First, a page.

H. marginatum is considered to be the main vector for CCHFV in southern Europe, parts of the Middle East, Africa, and Central Asia (Figure 1). Only three studies have characterized the life cycle of this tick species in a laboratory setting (Hueli et al., 1984b; Ouhelli, 1994; Yukari et al., 2011) and no studies describe the life cycle of this species when fed on laboratory animals. Studies on the transmission of CCHFV with this tick species are also very limited and involve only the natural hosts (Zgurskaya et al., 1971; Levi and Vasilenko, 1972; Blagoveshchenskaya et al., 1975; Kondratenko, 1976; Zarubinsky et al., 1976). Here we characterized three different laboratory animal species as experimental hosts for H. marginatum. The genus Hyalomma includes one, two or three host tick species. Some species such as H. anatolicum, H. scupense, and H. dromedarii can complete their life cycle using either one or two hosts. Another member of the genus, H. excavatum is known to follow two or three host biology depending on the hosts (Apanaskevich, 2004). H. marginatum is known as a two host tick species, feeding on birds and small mammals as immatures, and feeding as adults on large mammals primarily on artiodactyls (Hoogstraal, 1979; Apanaskevich, 2004). Yukari et al. (2011) reported that H. marginatum is a strict two host tick within their experimental design using rabbits and cattle for larval and adult feeding, respectively. Conversely, Ouhelli (1994) suggested that H. marginatum is able to switch to a three host life cycle as seen with H. scupense and H. excavatum. However, only data of a two host life cycle were presented. Furthermore, Ouhelli describes H. marginatum adults as not completing their engorgement on the rabbit host. We observed however that H. marginatum adults completed feeding successfully on rabbits, confirming the report of Yukari et al. studies (2011). More importantly, we also demonstrated that H. marginatum shows a strict two-host life cycle with all three host species: larvae engorged and molted to the nymphal stage onsite and attached to the same host on all three host types.
Capsule feeding is desirable in a biocontainment setting to better control the ticks especially before feeding commences. We expected that the feeding capsule would result in a generally lower attachment rates since a feeding capsule does not give the tick the full opportunity to quest for an appropriate feeding spot. Nonetheless, attachment success rates during capsule feeding were generally high and varied between 40 and 95% depending on the host. Interestingly, whole body infestation rates of larvae on mice was far lower (1.55% success rates) compared to capsule feeding (>40%). Although the lower level of attachment rates might have been due to the removal of ticks during grooming, Hoogstraal proposed that rodents are generally not an appropriate host for immature stages of H. marginatum (Hoogstraal, 1979). H. isaaci, previously grouped as a subspecies of H. marginatum (formerly H. marginatum isaaci), was also reported to not parasitize rats and mice experimentally (Das and Subramanian, 1972). In another experimental study, H. rufipes (formerly H. m. rufipes), was also reported to attach poorly to field mice (Magano et al., 2000). Most rodents live in burrows in nests with considerably higher humidity, which does not fit the environmental needs of H. marginatum and other former subspecies. Also, these rodents have a social grooming behavior which is likely to remove a large proportion of instars. All of these factors may have played a role in the development of an incompatibility between these tick species and host species.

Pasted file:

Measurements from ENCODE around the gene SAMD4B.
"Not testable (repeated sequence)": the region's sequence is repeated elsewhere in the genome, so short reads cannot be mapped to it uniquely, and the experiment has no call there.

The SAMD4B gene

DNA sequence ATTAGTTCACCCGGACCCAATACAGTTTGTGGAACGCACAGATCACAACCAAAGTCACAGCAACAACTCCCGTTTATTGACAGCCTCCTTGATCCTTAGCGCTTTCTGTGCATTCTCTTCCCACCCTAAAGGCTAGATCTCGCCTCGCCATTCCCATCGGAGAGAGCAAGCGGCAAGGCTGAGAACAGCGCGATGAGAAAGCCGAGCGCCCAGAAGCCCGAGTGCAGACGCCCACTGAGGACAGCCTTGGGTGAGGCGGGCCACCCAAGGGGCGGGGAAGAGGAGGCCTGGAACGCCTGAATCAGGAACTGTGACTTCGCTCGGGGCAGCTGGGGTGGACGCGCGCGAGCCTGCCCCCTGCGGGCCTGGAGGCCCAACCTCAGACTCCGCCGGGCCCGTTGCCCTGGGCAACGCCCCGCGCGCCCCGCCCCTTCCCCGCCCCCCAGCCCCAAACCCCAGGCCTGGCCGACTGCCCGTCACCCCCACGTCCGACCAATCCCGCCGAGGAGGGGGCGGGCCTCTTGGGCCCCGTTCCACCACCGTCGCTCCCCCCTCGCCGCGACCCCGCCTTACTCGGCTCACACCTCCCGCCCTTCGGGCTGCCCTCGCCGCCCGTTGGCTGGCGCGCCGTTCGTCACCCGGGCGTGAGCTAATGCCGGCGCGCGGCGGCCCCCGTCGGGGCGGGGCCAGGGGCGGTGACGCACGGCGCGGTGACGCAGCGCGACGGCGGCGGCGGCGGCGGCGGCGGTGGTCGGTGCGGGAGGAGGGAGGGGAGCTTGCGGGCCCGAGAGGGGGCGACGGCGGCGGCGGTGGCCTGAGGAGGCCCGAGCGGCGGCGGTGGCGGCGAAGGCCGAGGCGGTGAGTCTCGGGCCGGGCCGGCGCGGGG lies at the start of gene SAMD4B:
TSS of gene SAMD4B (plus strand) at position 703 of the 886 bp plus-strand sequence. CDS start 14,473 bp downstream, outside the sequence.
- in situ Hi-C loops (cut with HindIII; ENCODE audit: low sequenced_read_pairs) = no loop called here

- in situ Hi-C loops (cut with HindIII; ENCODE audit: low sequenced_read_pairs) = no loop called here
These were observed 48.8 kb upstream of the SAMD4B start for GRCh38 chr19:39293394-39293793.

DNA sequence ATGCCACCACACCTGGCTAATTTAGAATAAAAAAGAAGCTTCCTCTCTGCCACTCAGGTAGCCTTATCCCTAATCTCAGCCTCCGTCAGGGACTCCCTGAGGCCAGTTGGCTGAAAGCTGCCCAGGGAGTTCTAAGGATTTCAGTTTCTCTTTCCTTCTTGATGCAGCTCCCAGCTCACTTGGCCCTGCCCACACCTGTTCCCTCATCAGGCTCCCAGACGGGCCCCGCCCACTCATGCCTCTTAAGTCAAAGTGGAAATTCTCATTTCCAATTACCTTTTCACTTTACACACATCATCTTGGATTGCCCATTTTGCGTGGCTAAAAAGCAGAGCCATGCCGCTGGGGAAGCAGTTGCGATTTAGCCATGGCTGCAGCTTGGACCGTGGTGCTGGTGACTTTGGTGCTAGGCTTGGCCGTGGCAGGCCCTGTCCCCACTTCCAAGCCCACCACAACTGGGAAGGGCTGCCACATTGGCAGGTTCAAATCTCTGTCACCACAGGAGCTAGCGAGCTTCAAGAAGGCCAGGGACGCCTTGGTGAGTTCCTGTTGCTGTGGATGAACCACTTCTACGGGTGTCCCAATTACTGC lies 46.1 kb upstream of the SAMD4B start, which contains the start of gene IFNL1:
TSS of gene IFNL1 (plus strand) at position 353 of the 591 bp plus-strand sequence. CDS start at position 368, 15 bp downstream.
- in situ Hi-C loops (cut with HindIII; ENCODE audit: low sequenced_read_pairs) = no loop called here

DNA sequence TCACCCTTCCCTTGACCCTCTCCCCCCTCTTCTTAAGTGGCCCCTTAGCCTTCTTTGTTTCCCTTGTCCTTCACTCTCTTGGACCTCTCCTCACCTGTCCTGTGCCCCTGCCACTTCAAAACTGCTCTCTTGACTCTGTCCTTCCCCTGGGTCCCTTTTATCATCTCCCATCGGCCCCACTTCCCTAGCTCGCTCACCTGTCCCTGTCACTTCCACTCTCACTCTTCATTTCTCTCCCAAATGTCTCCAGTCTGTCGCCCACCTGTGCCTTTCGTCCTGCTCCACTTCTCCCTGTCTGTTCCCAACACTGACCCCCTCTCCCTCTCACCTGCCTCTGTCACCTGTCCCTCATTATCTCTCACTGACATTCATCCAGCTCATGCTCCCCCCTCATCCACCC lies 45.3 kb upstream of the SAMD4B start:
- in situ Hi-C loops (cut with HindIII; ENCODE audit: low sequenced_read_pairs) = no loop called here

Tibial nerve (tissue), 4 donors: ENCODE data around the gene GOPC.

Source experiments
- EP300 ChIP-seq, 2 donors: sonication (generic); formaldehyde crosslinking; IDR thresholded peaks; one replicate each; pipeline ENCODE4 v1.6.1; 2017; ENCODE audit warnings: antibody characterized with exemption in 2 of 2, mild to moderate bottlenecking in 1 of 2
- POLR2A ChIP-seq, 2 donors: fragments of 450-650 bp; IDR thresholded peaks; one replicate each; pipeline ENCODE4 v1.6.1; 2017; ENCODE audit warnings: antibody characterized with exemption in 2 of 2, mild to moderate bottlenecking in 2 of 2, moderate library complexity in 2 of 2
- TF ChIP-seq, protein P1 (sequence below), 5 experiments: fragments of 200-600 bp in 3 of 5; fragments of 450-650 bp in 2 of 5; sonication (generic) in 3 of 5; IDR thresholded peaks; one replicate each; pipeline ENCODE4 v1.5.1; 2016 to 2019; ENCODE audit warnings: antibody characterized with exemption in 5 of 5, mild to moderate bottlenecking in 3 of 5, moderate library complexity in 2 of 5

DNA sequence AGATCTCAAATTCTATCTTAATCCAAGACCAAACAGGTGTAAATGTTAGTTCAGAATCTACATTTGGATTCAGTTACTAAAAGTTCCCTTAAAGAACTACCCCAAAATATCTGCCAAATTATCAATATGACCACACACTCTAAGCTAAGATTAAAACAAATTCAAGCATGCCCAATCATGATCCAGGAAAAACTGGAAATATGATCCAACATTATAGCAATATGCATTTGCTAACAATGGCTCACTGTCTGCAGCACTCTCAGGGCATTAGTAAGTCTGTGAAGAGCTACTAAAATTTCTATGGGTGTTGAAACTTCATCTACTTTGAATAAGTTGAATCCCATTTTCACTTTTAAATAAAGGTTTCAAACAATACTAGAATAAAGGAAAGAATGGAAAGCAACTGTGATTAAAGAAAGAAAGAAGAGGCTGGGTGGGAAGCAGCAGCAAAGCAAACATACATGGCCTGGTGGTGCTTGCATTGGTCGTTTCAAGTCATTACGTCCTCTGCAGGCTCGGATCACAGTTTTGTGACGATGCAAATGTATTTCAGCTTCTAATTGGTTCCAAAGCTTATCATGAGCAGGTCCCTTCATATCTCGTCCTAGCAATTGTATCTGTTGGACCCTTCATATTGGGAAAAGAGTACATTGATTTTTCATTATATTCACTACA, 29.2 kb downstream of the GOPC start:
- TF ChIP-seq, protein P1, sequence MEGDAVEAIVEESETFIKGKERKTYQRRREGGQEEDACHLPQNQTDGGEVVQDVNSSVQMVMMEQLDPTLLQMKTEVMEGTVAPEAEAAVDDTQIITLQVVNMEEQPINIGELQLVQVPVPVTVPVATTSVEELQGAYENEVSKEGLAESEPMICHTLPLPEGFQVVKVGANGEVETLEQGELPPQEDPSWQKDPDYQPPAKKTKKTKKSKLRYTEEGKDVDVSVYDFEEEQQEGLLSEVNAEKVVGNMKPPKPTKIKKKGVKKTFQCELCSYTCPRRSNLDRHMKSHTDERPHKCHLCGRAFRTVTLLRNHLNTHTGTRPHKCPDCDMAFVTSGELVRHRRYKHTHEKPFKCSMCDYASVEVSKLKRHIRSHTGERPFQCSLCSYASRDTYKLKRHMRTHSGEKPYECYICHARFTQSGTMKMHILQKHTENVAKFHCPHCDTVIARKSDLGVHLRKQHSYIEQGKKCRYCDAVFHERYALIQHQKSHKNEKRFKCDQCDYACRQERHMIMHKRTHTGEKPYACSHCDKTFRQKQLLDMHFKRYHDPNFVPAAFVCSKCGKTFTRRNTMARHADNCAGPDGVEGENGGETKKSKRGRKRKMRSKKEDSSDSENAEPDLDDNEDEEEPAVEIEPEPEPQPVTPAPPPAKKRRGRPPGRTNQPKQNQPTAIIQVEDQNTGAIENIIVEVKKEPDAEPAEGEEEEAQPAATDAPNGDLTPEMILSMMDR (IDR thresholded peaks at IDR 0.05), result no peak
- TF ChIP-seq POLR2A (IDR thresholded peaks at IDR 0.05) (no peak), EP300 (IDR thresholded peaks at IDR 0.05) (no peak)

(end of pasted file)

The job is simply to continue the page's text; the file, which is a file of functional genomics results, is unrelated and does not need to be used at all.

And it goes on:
Das and Subramanian (1972) reported that 91.5% of H. isaaci larvae attached to rabbit and dropped as engorged nymphs in 15–18 days, while very few larvae attached and engorged on guinea pigs. In our study, similar attachment results were seen for H. marginatum on rabbits; however, attachment rates on guinea pig were far greater (51–82%).
Molting times for nymphs in our study were similar for all three species studied, and correlate with what has been reported in nature (Petrova-Piontkovskaya, 1947) and in laboratory conditions (Yukari et al., 2011).
Mean engorged weights of nymphs were measured as 20.9 ± 4.6, 15.25 ± 6.15 and 13.5 ± 3.9 mg for those fed on mice, rabbits, and guinea pigs, respectively. Significantly, higher mean engorgement weights were recorded on nymphs of H. truncatum which fed on the field mice as well and the authors explained this finding with the feeding on non-natural and natural hosts of the ticks (Magano et al., 2000). Molting rates were 85, 92, and 97% for the nymphs that dropped off from mice, guinea pigs, and rabbits, respectively. Similar molting rates were reported with rabbits (Hueli et al., 1984b). For H. rufipes nymphs, higher molting success was reported when engorged on guinea pigs (100%) and striped mice (Rhabdomys pumilio) (99.9%). Considering that H. rufipes has shown three-host feeding pattern on mice, which is not seen in H. marginatum biology, this elevated molting success could have arisen due to the adjustment of this species to hosts of a wider range (Magano et al., 2000).
Adult feeding times (for female ticks) were considerably longer for those fed on guinea pigs (11–14 days) as compared to rabbits (7–9 days), or mice (5–8 days). Feeding times on rabbits were reported to be up to 21 (Yukari et al., 2011) and 13 days (Hueli et al., 1984b) previously. On the other hand, higher engorgement weights were seen in females fed on mice (556 ± 207 mg), although feeding times for this stage on this host were considerably shorter (5–8 days) in our study. Differences seen in feeding time and engorgement weights on various hosts could be explained by factors of feeding on natural and non-natural hosts, in a similar way to that reported for nymphal stages (Magano et al., 2000); however, questions such as why different stages engorge with different maximum weights on different hosts, requires further detailed studies involving immunological aspects of the hosts and feeding patterns.